LOS ANGELES — At E3 this year, we were given a special treat from Square, the makers of the hugely popular, long-running Final Fantasy series: a (mostly) technical demo of their newest entry into the franchise, Final Fantasy XIV. Like XI, this installment will be an MMORPG, so giving much of an in-depth demo beyond the graphics wasn’t too feasible with the time constraints of E3.
The demo was set up with NVidia’s 3D display system (support for which may or may not make it to the end user), and once we got used to wearing the glasses, we were blown away. In the town setting of the demo, we were able to look out into the distance or view objects up close, and we could even distinguish between individual blades of grass and flowers that you can even watch grow from all different angles. The lighting, too, was impressive: the sun leaves varying degrees of shadow from different objects, and going from outside to inside, or vice versa, causes the camera to mimic the adjustments your eyes would have to make in the real world, refocusing to the light level.
Character models are exceptionally detailed and animated, too, as evidenced by a non-player character inside one of the buildings cooking food: you can see individual items of food being tossed as he cooks, leaving a surreal, Uncanny Valley-reminiscent sensation at how lifelike his actions were. NPCs are even rendered at much greater distances than similar games, allowing one to feel really immersed in their surroundings, and will certainly lead to a feeling of being in a densely populater area when there are lots of people around. If you look off into the distance, for example, you might see little specks moving around the terrain; these are actual characters, instead of having flat backgrounds with objects that only load when you get within a few feet of them.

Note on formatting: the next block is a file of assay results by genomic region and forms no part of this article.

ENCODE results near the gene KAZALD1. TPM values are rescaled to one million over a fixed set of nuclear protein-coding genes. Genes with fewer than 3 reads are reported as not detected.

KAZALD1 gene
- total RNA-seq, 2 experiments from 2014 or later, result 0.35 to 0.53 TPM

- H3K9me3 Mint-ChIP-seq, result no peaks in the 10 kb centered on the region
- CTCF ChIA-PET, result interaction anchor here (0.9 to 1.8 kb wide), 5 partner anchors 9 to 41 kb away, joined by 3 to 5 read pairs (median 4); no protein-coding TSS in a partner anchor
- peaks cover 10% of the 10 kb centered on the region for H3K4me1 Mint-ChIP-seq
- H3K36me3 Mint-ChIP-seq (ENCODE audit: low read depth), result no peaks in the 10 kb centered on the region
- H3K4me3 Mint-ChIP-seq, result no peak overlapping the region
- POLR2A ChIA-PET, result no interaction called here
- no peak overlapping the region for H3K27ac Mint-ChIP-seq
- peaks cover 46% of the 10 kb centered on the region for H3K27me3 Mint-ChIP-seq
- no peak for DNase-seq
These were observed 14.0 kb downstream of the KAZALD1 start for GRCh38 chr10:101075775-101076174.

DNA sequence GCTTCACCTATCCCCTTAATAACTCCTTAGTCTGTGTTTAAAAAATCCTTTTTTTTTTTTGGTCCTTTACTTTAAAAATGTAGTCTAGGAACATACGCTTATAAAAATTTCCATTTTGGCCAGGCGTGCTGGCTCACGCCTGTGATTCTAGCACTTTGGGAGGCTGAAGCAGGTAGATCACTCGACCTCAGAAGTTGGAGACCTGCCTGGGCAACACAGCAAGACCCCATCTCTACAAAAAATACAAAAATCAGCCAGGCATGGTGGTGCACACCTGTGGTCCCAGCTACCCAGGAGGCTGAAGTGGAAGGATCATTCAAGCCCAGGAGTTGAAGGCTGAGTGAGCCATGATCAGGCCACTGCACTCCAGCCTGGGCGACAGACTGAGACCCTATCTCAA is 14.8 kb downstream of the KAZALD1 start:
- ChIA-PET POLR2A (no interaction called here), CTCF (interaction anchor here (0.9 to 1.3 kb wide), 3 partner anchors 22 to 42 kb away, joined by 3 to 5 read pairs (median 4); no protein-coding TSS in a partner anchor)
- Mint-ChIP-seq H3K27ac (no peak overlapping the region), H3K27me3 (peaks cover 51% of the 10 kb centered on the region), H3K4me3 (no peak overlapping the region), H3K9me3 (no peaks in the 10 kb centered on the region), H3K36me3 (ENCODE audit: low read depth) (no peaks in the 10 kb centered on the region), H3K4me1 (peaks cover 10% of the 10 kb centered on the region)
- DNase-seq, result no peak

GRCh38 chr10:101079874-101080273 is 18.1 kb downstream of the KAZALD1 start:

After allowing us to wander around their town, all the people demoing were joined into a party to go on a simple quest to kill two crab-like creatures. Where the quest system shines is in the reactive nature of different elements of the task at hand: for example, after killing one crab, the other escapes and finds another to help fight back, and the quest changes and we then had to kill three crabs instead of the original two. This process can repeat, and a simple quest to kill a creature or two can grow into a more epic battle.
It’s still too early to tell how the latest foray into the world of Final Fantasy will turn out, but this early glimpse is promising. If you were a fan of XI, this could be just what you’re waiting for, but it’ll be quite a feat to take some of the market share from World of Warcraft.
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